That is the way the legal system is supposed to work. The death penalty does not work this way.

Despite our best intentions, the death penalty throws fuel on the already raging fires of a family's trauma and pain through a decades-long battle for justice in which every single court appearance re-traumatizes the family. Because death is irreversible, every issue is litigated and re-litigated – and with good reason because mistakes can't be undone once the sentence is carried out. The perpetrator becomes famous while the families left behind must suffer years of uncertainty.

And all of this for a false promise, because in the end we execute almost no one in this state.

Our lawmakers know this. That is why they were ready to repeal the death penalty and end the charade once and for all.

So what did this one-year delay do for us? My heart goes out to Dr. Petit. He believed that waiting another year would make the pending trial in his family's gruesome murder case a little easier. And I hope, for his sake, that it does. But I know that it won't.

This delay only puts off the inevitable. Believe me, when a death sentence is handed down in the
Cheshire case, the cruelties of our legal system will have only just begun. Connecticut has executed only one man in nearly 50 years, and he had to fight with the state to carry out his wish to be executed. We have people on death row who have been there for more than 20 years with no execution in sight. This case will be no exception.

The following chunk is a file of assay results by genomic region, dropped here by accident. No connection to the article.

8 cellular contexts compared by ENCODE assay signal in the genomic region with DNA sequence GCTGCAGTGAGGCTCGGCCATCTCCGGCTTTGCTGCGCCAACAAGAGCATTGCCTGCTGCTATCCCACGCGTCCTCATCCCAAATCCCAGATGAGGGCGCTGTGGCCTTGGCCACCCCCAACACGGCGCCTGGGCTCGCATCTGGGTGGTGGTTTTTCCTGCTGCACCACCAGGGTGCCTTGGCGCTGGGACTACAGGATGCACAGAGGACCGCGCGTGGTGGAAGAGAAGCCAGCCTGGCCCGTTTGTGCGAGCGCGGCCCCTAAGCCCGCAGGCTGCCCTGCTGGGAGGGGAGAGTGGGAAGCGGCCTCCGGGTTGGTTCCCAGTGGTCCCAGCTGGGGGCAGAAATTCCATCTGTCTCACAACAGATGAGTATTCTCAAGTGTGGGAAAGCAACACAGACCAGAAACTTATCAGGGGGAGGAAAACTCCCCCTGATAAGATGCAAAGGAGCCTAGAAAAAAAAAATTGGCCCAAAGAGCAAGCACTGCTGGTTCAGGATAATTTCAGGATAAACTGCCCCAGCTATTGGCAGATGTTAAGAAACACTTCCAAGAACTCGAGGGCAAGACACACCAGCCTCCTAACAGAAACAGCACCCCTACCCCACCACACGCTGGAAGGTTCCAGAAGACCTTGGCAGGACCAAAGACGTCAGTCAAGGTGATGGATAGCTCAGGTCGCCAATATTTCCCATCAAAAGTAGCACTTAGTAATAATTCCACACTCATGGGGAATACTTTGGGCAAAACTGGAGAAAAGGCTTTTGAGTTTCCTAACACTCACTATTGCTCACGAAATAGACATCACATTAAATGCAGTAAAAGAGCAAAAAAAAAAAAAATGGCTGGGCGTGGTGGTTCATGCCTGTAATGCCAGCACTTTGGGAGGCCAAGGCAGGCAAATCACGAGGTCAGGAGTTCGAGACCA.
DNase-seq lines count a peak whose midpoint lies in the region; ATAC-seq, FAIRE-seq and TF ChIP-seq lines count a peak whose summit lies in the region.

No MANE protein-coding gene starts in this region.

Our legislators need to be honest about this with the people of Connecticut. From a professional standpoint, I can assure you that the death penalty is nothing but harmful to the families of murder victims. It is a cruel hoax that accomplishes nothing. It wastes millions of dollars and it further victimizes families who are already broken with grief.

If we have any real empathy for the families of murder victims, we'll stop putting them through this. We'll see to it that we replace capital punishment with life in prison and no possibility of release. We need to give families of murder victims' real justice — not an empty promise — and the tools they need to rebuild their lives in the aftermath of tragedy. That is what Connecticut should be about.

Monday, May 9, 2011

Walk for Peace

MVFHR is glad to support the Mother's Day Walk for Peace, which is organized by member Tina Chery. Here's an article about the event from yesterday's Boston Globe:

Yet again, families torn by violence walk for peace

It was just under a year ago that Marilyn Thomas-YisraEl’s son was shot to death as he sat in his wheelchair on their front porch. A bullet had hit Jihad Watters, 24, two years before, leaving him paralyzed. Last spring, he was enjoying a sunny afternoon and planning to barbecue before he was gunned down.

Yesterday, on a day meant to honor mothers and bring families together, Thomas-YisraEl could only think of the day her family was ripped apart.

“This is my first year without my son,’’ she said. “It’s really hard.’’

Early yesterday, she joined thousands of mothers, brothers, sisters, friends, and other supporters in the 15th annual Mother’s Day Walk for Peace, a 3.6-mile fund-raising walk through the heart of Dorchester.

Thomas-YisraEl and her daughter, Angelena, 21, carried signs bearing Watters’s face and the words “Gone but not forgotten.’’ Many marchers wore T-shirts bearing photos of lost loved ones, while others carried signs with messages of peace and unity.